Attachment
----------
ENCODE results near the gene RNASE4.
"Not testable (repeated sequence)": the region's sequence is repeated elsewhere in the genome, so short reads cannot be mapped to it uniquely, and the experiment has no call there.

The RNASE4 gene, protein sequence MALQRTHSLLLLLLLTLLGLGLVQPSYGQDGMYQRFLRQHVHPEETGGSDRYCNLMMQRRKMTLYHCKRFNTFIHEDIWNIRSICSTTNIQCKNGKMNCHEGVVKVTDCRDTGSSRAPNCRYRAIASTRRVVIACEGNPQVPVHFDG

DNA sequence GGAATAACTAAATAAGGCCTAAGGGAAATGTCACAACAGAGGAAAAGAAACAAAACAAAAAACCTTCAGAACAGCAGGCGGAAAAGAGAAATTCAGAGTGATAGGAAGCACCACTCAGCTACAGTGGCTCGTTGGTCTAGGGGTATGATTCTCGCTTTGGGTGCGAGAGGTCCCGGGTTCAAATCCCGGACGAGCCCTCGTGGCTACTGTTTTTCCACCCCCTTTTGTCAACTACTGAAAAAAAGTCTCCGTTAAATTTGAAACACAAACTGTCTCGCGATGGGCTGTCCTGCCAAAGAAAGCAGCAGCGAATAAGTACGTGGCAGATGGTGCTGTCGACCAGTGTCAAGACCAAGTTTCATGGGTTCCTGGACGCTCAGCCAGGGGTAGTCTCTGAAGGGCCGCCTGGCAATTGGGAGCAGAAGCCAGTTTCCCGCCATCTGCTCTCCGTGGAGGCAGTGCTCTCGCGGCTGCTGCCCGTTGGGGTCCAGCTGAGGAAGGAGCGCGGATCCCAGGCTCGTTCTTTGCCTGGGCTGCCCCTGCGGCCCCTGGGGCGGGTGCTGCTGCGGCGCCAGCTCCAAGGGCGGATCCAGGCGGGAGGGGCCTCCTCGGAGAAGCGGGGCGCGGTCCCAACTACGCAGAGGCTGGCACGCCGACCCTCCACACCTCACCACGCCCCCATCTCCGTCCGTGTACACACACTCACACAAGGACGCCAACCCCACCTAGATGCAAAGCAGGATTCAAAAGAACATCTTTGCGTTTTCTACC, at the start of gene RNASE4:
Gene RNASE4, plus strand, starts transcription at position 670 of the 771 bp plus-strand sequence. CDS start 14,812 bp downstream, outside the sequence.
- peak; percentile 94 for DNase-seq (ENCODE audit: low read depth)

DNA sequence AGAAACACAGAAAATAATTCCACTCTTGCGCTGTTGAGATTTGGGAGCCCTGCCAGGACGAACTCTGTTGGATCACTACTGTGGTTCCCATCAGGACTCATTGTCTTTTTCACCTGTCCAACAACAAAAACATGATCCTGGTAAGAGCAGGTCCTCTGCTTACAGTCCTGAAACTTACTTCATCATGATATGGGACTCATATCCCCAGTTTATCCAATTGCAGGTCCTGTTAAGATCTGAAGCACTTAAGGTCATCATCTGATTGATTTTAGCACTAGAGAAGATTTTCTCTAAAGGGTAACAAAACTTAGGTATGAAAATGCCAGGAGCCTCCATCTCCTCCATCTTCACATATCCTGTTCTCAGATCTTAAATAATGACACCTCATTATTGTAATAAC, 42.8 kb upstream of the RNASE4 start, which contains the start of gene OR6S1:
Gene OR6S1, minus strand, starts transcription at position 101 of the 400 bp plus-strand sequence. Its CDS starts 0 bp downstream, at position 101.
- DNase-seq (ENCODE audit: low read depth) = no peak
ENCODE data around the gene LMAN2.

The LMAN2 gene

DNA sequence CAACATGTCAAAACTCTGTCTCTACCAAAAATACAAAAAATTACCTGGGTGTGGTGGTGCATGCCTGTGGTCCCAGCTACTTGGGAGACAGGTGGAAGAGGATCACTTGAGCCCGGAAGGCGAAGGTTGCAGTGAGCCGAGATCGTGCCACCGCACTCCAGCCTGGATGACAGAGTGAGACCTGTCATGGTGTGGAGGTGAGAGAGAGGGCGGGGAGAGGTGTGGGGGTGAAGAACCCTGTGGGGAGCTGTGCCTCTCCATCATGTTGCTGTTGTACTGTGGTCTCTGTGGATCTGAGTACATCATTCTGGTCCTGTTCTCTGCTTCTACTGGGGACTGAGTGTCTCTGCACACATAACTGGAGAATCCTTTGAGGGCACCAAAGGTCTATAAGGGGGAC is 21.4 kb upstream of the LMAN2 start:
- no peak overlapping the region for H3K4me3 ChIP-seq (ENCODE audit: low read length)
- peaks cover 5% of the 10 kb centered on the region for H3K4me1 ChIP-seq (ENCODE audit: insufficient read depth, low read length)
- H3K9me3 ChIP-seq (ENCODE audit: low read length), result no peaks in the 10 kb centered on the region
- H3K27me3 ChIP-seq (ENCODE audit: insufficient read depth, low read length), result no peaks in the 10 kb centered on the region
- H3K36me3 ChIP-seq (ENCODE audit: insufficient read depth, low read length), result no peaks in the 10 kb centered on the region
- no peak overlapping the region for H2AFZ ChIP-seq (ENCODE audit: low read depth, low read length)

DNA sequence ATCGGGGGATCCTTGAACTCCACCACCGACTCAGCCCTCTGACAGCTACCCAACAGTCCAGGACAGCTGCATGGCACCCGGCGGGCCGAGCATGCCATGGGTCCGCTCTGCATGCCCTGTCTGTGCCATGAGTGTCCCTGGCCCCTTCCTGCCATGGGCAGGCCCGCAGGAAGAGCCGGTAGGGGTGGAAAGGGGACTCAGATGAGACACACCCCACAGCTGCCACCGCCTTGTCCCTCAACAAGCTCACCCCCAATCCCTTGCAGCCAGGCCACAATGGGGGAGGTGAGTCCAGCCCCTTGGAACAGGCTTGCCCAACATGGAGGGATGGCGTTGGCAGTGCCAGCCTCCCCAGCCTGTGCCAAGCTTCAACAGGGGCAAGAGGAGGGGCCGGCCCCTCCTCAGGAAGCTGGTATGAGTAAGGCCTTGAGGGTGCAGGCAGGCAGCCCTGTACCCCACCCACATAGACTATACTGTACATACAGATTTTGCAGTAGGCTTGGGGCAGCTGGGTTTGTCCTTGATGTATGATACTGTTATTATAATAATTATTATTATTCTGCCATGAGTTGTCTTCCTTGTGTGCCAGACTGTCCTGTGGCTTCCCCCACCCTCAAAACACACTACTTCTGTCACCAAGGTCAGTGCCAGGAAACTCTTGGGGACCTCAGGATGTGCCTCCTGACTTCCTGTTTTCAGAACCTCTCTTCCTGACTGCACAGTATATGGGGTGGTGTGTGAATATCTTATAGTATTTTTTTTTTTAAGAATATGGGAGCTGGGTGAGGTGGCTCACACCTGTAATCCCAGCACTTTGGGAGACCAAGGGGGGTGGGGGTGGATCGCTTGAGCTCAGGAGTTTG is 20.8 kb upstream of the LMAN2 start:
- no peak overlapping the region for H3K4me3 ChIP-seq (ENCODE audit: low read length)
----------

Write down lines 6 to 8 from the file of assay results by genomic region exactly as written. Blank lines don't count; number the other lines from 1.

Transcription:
- peak; percentile 94 for DNase-seq (ENCODE audit: low read depth)

DNA sequence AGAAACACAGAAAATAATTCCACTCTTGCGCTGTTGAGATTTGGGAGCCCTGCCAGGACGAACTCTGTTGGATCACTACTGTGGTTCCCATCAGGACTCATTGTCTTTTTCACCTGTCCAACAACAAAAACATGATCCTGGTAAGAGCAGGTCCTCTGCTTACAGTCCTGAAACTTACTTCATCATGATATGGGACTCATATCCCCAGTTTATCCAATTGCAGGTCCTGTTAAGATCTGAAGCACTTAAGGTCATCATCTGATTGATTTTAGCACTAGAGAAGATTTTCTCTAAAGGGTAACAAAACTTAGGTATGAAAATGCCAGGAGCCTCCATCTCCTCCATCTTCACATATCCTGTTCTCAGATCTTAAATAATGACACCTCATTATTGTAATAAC, 42.8 kb upstream of the RNASE4 start, which contains the start of gene OR6S1:
Gene OR6S1, minus strand, starts transcription at position 101 of the 400 bp plus-strand sequence. Its CDS starts 0 bp downstream, at position 101.